Review: DEXED (PSVR)

Ninja Theory has spent the past decade being one of the most revered action game developers on the market. Their work with DmC showed that the franchise could not only be rebooted — but excel with an even more involved combo system. Now, they’re back with their first VR game — DEXED. DEXED blends bits of a few different games and creates an unforgettable experience that shines in VR. It’s a blend of an on-rails shooter with a bit of relaxation thrown in if you want it, while also using the same fire and ice-based shooting mechanics seen in Ikaruga. Much like the Treasure classic, you have two types of shots to use against enemies. Fire and ice-elemental attacks each do damage to everything — but will do more damage to their opposite element.

While this may seem simplistic, there is a lot of nuance to it and a wide variety of ways to enjoy the core game. If you want to approach it as you would a regular on-rails shooter, you can. Using the motion controllers allows you to make 1:1 movements using the reticle, while you can move the camera around gradually with Square and Triangle to avoid being disoriented. This gradual camera shift ensures that you will not only be able to avoid VR-induced motion sickness, but also keep your enemies on your enemies. Now, due to the nature of the free-looking world in the game, you can still find yourself taking damage — but you can easily move your aim around to ensure you don’t take too much damage needlessly.

DEXED gives you several different play modes to work with. The normal mode takes you through a few stages of on-rails action, with settings that range from a tranquil forest teeming with life to an underwater area full of danger around every corner and areas that fit in nicely with the elements used — a snowy world and then another full of fire flying out of every corner. Success is determined by tagging enemies using the trigger button on the Move controllers, and then releasing it to shoot.

This is similar to Rez and this play style works well for anyone familiar with that game — if you’ve played both Rez and Ikaruga, you’ll effectively be playing something that merges those two gameplay styles together. There’s a sense of tranquility in DEXED that isn’t present in Rez and allows it to stand out that much more.

You have to think your way through things and make sure that you’re on your A game — even if you’re just playing on the normal difficulty setting. When you have fire and ice elements blended into the same attack from enemies, you have to make sure to keep each one of your Move controllers straight and also ensure that you don’t hit the wrong trigger. Doing so will allow an enemy attack to pass through — and you’ll incur damage if you don’t get your shields up fast enough. Fortunately, a press of the Move button enacts the shield for either type of attack — but it will take a couple of rounds to get accustomed to everything. Thankfully, the learning curve isn’t too steep and tutorials for every game mode are available.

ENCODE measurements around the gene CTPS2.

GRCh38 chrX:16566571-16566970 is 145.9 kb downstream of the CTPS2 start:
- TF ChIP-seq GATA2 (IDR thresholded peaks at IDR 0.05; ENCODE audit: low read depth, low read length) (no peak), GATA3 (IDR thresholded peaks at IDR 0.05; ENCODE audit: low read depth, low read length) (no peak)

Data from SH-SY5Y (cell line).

Quick reflexes will save your life in the story mode, but also come in handy during the arcade shootout-style mode. Here, your goal is to kill every enemy within an even shorter timeframe than the main game. They’ll lunge out of a spot and you need to kill them before they can escape through another hole in the area. The arcade mode is a bit more wide open than the usual levels, so you will need to make use of camera movement more here to keep track of your enemies. Fortunately, bright glowing circles around them make them easier to spot — and they don’t blend into the background at all like ice-vulnerable enemies sometimes do in the underwater area. Arcade mode is a bit more frantic, but those seeking a relaxing experience should try out Zen mode. Here, you explore the in-game worlds and don’t have to worry about any enemies.

This mode is easily the best one to use when you want to kick back and relax — or just want to enjoy the in-game world itself. Zen mode is really the only way to appreciate all the details within the environments, and even on the regular PS4, a lot of environmental details are incredibly detailed given the limitations of the hardware compared to either a PS4 Pro or a high-end PC running this game via either the HTC Vive or Oculus Rift. The worlds themselves focus on keeping a few things active at one time, which manages to make the game feel alive without throwing too much at the player. DEXED‘s bright world reminds us a lot of Child of Eden — another on-rails shooter with some Rez developers at its helm.

Unlike those games and their trance-heavy music, however, DEXED has a surprisingly chilled-out soundtrack. Even when you’re not in zen mode, the music calms you more than anything else. This may seem counterproductive in a shooting game, but we found that it works surprisingly well at allowing you to focus on the task at hand and not get overwhelmed by noise and pure chaos. This effect really shines in the zen mode, where you can immerse yourself more fully in the world. The sound effects in the non-zen modes are solid — with each type of attack sounding a bit different, and leading to either the sound of ice shattering or fire slowly burning out. It’s simple, but satisfying.

Closing Comments:

DEXED stands alongside Rez Infinite as must-buy experiences for any PlayStation VR users with a love for on-rails shooters. Between its fast-paced action in both the story and arcade modes and the far more relaxed experience offered up in Zen mode, there is a lot of content to enjoy. Every mode has something fresh to change the experience up and the variety gives DEXED a broad appeal. You don’t have to be good at or even like on-rails shooters to enjoy it, and because it’s such a frustration-free experience, maybe it will even act as a great gateway game for the genre.

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